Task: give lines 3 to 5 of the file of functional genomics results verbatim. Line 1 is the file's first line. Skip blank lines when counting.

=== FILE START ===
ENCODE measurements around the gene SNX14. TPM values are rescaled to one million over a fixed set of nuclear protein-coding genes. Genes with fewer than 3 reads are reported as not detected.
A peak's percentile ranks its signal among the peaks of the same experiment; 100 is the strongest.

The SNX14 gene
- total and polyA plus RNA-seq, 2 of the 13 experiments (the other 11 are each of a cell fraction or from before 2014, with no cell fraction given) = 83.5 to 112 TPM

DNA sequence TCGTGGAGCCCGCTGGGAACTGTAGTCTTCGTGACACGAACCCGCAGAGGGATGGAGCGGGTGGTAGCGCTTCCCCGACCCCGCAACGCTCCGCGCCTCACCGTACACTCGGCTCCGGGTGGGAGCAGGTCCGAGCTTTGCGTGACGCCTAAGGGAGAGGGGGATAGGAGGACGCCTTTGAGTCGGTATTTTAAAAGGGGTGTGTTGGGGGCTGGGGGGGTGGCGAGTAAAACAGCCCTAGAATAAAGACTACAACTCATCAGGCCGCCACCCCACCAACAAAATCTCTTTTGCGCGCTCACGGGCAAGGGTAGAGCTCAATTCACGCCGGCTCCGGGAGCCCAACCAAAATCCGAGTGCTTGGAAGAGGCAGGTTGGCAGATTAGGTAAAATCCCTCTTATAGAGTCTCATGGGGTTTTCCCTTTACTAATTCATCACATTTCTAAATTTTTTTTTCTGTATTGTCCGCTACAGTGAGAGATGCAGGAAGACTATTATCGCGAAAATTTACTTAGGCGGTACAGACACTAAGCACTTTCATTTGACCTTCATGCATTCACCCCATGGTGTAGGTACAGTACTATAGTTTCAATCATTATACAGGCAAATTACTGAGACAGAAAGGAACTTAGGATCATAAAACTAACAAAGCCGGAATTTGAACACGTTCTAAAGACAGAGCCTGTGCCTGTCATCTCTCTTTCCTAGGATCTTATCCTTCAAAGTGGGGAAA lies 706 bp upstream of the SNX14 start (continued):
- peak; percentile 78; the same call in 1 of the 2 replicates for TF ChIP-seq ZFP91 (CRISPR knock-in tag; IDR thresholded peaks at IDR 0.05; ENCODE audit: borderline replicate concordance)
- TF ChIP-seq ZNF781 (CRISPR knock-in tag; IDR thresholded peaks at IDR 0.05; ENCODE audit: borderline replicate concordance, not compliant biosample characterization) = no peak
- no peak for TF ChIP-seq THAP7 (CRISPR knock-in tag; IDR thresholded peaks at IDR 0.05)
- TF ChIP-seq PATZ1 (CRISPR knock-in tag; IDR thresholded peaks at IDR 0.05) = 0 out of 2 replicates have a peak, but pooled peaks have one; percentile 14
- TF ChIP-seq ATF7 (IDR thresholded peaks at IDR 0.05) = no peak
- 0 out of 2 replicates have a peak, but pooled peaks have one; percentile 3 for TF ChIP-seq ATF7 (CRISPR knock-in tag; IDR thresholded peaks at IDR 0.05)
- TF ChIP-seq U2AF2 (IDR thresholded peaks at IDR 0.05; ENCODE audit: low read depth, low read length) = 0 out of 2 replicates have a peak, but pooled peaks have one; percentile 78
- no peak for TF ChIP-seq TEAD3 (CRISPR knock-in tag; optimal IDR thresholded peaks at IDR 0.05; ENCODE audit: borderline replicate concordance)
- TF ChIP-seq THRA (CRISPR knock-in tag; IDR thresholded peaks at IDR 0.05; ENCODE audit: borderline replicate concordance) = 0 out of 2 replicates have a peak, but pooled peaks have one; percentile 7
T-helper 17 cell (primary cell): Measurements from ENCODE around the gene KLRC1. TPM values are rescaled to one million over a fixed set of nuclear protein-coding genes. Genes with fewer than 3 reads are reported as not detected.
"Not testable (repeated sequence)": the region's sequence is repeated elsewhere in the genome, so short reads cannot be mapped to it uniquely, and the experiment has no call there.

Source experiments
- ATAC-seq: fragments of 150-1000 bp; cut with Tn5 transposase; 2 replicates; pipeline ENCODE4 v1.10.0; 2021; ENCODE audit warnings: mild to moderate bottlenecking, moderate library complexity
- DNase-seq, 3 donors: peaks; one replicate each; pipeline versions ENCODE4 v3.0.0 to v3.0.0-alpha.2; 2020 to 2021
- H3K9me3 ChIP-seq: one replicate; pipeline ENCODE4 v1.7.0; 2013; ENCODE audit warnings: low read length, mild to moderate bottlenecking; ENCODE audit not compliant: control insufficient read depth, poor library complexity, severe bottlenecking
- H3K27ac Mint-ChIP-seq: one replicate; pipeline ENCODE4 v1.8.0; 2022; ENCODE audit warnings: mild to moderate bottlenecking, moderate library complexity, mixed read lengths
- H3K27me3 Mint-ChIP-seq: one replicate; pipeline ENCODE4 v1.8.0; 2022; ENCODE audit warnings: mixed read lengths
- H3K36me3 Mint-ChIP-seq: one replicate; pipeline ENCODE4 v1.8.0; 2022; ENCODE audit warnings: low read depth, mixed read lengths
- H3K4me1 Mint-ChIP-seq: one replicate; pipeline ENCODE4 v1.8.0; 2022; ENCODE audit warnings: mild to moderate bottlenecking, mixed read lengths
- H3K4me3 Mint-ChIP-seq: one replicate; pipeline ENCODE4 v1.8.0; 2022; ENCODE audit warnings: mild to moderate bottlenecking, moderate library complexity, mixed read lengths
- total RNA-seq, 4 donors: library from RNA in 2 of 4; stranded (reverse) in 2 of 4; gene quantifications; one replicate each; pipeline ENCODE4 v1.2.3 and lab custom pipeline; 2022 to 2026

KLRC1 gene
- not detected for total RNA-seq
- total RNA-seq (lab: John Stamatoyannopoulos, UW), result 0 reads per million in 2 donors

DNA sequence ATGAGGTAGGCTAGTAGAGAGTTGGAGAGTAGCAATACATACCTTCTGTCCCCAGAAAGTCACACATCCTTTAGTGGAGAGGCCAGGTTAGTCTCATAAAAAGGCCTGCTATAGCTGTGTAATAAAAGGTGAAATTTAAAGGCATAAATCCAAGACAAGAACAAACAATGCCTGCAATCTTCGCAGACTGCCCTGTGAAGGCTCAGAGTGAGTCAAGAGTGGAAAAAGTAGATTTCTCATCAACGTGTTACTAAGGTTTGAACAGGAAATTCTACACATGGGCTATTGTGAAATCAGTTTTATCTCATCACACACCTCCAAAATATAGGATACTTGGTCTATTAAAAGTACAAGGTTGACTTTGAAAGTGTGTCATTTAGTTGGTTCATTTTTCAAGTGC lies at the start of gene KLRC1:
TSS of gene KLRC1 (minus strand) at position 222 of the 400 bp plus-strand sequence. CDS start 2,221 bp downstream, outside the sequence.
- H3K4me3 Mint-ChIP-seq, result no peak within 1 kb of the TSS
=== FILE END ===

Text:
The SNX14 gene
- total and polyA plus RNA-seq, 2 of the 13 experiments (the other 11 are each of a cell fraction or from before 2014, with no cell fraction given) = 83.5 to 112 TPM

DNA sequence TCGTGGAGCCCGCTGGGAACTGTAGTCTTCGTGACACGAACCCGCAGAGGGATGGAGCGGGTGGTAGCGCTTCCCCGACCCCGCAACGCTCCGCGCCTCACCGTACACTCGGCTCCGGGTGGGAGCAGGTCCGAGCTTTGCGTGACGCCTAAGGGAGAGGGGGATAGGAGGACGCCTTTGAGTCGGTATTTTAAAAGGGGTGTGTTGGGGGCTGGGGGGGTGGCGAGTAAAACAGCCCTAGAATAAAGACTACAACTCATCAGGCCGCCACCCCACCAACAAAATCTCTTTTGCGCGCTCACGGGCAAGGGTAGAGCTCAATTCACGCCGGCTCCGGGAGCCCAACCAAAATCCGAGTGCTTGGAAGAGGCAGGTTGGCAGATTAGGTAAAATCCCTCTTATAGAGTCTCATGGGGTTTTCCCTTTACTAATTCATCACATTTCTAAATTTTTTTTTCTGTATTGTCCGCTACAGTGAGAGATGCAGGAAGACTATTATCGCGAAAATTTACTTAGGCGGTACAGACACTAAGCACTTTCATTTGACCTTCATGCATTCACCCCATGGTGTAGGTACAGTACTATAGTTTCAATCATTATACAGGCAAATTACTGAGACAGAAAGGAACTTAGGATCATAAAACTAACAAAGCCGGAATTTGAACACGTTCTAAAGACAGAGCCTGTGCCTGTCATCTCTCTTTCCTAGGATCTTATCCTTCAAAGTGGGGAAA lies 706 bp upstream of the SNX14 start (continued):